Translated by Tarmo Heyduck. Executive Editor Markus Hess.
English edition, 2010, Canada.
Dictionaries offer these definitions for “absurd”: utterly or obviously senseless, illogical or untrue; contrary to all reason or common sense; laughably foolish or false; preposterous, ridiculous.
Numerous books have dissected the Soviet Union’s faults and fallacies, exposing the monstrous, vast system of forced labour camps that terrorized its citizenry; ridiculing the severe limitations placed on travel to democratic countries; listing the privileges enjoyed by party “nomenkultura” embedding a rigid class structure on Soviet society that would rival pre-revolutionary Russia; analyzing the near-pathological sense of entitlement with which the Kremlin assumed control of the countries of the ‘near abroad’.
Lauri Vahtre takes on the bizarre Soviet phenomenon and jabs deep into its ludicrous absurdities. Vahtre’s choice of absurdities to be spotlighted covers the socio/political spectrum from collective farms to state secrets, from the scarcity of consumer goods to brainwashing and many aspects of life and relationships in between.
Vahtre zeros in on numerous Soviet postulates. Two that cover a large chunk of the landscape of absurdities are as follows: 1. The Party is always right. 2.In the event that the Party is wrong, please refer to point 1. We are reminded of those thousands of fanatic Stalinists, who, as they were sentenced to death, shouted, “Long live Stalin”. The author is convinced that these victims were lacking full mental capacity. Into the same category he places “a whole galaxy of Western intellectuals”, Stalin’s and Soviet apologists infected by the “communist germ”. Vahtre has little sympathy for those westerners who possessed a perplexing fashionability for Soviet despotism.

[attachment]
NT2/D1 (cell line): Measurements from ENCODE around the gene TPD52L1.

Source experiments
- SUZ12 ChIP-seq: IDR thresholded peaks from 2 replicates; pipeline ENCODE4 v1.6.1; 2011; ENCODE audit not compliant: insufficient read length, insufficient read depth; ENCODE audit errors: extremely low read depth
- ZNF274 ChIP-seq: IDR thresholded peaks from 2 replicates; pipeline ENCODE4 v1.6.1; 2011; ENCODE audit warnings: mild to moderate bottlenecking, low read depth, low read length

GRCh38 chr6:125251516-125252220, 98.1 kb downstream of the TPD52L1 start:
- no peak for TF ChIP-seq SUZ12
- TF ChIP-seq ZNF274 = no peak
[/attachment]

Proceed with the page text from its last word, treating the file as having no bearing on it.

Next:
Like the mind of the fellow traveller in the west, Soviet mentality has never been well articulated. Vahtre’s treatise suggests that one had to give oneself a partial lobotomy to cope with the daily routine of bewildering contradictions. Or one could turn one’s frustration into humour:
Sunflower seeds are sold at a market. They’re displayed in two tea glasses. Although both hold the same quantity and quality of seeds, one glass sells for 10, the other for 20 kopecks. A buyer is amazed and asks, “If one glass costs 10 kopecks, who’s going to give 20 kopecks for exactly the same thing?” The seller looks at him in amazement. “Well those who don’t want it for ten will pay twenty.”
Vahtre - historian, university lecturer, author of numerous books, essayist, film scenarist, politician, parliamentarian - had been expelled from university in the 80’s for his activities and for voicing opinions contrary to accepted party dictates. He finished his studies ‘externa’ and holds graduate degrees. Enjoying a reputation for politically blunt discourse, Vahtre does not whitewash the inherent evil of the Soviet Union nor indulge those who still see something redeeming in the Soviet system.
The translation does justice to the Vahtre’s academic vernacular as well as his “no-holds-barred” style of caustic prose.
‘Empire of the Absurd” is a must read. The book makes sense of nonsense. Available from: Estonian Central Council in Canada, Toronto Estonian House, 416 465 2219, estore, estore.ekn.ca.